If you happen to be in China for a visit during the first lunar month (usually late January to mid February), don't be surprised by a constant barrage of 'Bangs' and 'Booms'! In China, setting off fireworks is banned within city limits, but there is one exception.
For two weeks a year, the ban is lifted and the whole country comes out to celebrate, from Chinese New Years Eve (30th of the twelfth lunar month) until the Lantern Festival (15th of first lunar month). Fireworks are a tradition in China, and Chinese people believe that fireworks can help them to send off the past and bring good luck in the new year. And so, starting at midnight on Chinese New Year, the sky is lit up with fireworks and it's hard to hear anything besides of the pounding rhythm of happy celebration.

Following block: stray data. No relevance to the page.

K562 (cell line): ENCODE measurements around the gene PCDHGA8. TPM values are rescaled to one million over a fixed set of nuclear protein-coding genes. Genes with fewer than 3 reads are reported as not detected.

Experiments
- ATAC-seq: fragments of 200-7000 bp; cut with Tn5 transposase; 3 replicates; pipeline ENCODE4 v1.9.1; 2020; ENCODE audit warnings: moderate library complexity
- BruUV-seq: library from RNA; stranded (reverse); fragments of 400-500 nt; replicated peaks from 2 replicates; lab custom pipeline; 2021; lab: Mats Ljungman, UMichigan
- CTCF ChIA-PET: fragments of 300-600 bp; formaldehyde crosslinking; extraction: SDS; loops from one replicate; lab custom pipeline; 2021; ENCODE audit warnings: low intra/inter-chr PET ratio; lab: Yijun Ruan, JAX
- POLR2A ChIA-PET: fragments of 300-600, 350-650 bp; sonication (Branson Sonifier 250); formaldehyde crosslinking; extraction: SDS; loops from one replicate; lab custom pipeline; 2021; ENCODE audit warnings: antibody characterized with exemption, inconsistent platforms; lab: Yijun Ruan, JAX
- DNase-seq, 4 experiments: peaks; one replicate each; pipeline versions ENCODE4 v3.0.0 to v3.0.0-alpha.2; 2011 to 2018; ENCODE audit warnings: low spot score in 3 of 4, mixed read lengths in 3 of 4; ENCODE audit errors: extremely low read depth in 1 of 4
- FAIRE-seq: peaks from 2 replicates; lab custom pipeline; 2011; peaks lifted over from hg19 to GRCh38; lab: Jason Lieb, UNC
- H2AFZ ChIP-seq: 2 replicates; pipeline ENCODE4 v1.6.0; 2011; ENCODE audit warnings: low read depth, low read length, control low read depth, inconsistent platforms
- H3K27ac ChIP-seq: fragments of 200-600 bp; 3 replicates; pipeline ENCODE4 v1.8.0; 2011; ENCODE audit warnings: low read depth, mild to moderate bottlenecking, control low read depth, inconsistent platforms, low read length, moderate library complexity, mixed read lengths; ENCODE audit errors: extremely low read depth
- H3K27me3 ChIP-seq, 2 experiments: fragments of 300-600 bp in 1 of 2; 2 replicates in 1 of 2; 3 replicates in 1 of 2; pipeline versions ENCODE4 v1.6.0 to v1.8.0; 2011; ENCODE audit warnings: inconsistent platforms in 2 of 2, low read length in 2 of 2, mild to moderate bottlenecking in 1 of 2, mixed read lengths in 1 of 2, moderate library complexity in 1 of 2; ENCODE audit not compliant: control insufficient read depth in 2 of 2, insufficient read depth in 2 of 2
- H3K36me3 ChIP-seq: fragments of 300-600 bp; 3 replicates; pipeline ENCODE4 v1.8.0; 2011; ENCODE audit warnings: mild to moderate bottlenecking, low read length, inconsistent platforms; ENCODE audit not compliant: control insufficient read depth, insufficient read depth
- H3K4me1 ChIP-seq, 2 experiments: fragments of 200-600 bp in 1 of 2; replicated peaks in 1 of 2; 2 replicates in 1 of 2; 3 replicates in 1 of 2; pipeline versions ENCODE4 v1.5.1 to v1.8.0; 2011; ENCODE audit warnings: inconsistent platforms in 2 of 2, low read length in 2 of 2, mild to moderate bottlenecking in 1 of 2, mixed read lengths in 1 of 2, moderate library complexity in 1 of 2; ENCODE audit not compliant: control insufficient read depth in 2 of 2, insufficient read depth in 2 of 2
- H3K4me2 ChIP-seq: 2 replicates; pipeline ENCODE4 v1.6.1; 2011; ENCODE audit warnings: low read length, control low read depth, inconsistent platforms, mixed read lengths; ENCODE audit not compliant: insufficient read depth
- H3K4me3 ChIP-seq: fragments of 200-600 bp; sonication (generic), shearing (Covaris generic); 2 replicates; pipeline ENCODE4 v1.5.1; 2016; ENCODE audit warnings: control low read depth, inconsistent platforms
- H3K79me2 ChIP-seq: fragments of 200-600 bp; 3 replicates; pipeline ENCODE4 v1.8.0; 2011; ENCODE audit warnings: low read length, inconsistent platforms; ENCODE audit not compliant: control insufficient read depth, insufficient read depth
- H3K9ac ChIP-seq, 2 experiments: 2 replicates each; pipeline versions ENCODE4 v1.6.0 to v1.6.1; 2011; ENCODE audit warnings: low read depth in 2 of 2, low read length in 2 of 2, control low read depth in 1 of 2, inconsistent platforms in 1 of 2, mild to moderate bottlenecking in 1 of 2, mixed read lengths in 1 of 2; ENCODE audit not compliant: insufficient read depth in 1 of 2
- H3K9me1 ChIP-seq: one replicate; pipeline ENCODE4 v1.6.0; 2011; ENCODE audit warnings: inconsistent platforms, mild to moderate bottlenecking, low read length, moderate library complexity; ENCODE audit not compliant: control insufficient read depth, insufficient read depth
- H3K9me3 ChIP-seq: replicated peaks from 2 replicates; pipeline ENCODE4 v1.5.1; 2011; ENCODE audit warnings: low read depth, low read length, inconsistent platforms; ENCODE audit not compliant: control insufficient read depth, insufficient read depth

The two weeks of apparent wreckless abandon seem to be the happiest for Chinese men and boys, young and old. A variety of fireworks are available in street corner stalls and shops, and they swoop them up! Most Chinese girls, on the other hand, seem more content to enjoy the display of colorful fireworks from afar. The spectacle is truly a must-see and sure to be an extra benefit for you, should your winter travels to China overlap with this festive occasion!
Though it's always illegal to carry guns in China, at least for those few days each year, you can arm yourself with fireworks and roam the rowdy streets at night, playing the Dark Knight. Just don't forget to close your windows after you hang up your cape for the evening, otherwise the steady drum of the fireworks will probably interrupt your superhero dreams!